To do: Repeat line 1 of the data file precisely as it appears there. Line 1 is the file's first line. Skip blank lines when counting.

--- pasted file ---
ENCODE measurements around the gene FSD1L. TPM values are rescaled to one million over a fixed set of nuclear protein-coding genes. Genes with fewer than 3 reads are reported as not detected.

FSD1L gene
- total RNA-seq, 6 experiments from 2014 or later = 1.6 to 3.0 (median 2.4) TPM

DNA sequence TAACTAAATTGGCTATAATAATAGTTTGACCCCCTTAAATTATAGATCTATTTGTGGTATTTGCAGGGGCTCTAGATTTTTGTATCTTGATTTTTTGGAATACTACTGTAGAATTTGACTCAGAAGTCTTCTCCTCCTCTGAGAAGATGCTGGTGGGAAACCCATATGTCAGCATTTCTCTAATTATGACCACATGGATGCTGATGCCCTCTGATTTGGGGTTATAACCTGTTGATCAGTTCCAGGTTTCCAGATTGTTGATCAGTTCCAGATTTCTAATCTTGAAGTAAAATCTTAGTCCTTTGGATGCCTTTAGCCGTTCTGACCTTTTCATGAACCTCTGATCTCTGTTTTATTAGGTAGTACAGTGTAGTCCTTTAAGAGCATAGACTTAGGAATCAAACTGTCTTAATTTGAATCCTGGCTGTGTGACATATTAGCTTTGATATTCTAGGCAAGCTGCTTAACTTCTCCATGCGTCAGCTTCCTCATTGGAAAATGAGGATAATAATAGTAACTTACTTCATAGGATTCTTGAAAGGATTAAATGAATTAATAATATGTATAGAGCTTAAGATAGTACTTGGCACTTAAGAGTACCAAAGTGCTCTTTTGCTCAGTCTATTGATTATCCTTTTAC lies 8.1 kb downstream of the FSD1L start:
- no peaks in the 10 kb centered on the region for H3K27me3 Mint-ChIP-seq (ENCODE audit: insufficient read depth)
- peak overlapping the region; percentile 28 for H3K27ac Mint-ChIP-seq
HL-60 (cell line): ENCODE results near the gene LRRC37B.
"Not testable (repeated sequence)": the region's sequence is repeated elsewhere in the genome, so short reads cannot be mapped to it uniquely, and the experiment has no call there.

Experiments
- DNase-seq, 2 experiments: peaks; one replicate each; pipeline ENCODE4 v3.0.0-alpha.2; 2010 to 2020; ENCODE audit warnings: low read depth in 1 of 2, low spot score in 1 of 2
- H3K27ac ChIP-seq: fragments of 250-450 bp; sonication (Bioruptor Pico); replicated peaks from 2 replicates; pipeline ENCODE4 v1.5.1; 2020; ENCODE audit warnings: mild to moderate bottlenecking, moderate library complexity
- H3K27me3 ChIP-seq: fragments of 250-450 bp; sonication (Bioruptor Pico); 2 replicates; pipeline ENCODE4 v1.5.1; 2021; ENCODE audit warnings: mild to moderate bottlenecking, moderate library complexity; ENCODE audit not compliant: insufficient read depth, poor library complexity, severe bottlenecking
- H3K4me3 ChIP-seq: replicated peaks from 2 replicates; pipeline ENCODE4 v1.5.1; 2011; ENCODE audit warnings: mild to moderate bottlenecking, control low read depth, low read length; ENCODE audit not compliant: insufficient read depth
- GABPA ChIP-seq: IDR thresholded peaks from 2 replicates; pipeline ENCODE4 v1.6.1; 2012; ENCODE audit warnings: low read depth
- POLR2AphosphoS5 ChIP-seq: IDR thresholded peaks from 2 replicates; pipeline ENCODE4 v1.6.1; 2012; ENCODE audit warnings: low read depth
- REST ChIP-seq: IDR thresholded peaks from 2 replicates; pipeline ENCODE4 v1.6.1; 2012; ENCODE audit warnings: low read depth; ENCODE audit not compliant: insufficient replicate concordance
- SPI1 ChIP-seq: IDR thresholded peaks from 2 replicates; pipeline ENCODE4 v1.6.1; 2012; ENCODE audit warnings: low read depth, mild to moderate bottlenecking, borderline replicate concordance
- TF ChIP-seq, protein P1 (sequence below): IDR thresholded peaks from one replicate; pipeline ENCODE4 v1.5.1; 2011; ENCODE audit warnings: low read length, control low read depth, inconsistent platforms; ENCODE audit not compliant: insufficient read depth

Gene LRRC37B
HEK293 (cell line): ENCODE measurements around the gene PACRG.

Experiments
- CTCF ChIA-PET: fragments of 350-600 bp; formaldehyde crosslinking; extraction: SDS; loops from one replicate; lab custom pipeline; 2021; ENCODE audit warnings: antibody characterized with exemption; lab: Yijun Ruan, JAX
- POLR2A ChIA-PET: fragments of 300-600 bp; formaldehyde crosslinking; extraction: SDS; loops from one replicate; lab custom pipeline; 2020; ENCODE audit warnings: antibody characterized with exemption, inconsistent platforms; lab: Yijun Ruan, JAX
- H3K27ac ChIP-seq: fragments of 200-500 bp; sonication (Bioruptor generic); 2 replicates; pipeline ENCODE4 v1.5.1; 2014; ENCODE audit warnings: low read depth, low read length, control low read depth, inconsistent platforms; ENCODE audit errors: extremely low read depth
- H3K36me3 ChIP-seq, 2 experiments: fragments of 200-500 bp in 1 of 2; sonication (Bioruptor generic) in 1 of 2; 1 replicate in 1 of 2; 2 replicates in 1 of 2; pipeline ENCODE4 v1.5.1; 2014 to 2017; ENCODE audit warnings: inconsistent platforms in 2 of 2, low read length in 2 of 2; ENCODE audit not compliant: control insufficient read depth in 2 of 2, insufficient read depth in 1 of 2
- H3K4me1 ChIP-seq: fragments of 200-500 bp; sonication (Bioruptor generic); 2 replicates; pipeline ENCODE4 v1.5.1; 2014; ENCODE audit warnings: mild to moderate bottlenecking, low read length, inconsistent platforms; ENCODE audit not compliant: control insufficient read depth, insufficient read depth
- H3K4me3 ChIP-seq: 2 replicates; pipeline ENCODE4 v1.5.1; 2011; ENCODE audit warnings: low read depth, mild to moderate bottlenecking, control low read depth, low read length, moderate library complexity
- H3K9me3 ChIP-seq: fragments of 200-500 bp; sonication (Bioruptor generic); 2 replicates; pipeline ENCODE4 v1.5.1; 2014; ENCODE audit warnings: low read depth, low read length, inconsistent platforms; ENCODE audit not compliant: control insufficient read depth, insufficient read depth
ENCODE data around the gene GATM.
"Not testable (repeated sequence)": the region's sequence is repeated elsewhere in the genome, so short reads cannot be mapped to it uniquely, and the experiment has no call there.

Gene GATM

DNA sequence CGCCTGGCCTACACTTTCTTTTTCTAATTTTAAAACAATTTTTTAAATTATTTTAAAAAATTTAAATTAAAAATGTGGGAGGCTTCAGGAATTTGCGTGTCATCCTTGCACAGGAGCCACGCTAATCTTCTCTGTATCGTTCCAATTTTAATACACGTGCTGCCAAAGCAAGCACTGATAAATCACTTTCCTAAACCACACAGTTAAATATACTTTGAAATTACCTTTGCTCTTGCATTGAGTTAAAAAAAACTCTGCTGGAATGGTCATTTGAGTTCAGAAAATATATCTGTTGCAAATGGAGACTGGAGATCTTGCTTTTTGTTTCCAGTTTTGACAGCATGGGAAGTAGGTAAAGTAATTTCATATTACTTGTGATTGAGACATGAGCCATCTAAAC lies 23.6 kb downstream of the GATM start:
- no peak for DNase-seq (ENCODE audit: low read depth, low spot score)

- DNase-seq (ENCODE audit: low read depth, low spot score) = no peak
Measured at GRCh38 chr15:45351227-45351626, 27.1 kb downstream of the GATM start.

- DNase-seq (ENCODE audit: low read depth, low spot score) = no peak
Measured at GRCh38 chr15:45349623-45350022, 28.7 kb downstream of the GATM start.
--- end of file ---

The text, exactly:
ENCODE measurements around the gene FSD1L. TPM values are rescaled to one million over a fixed set of nuclear protein-coding genes. Genes with fewer than 3 reads are reported as not detected.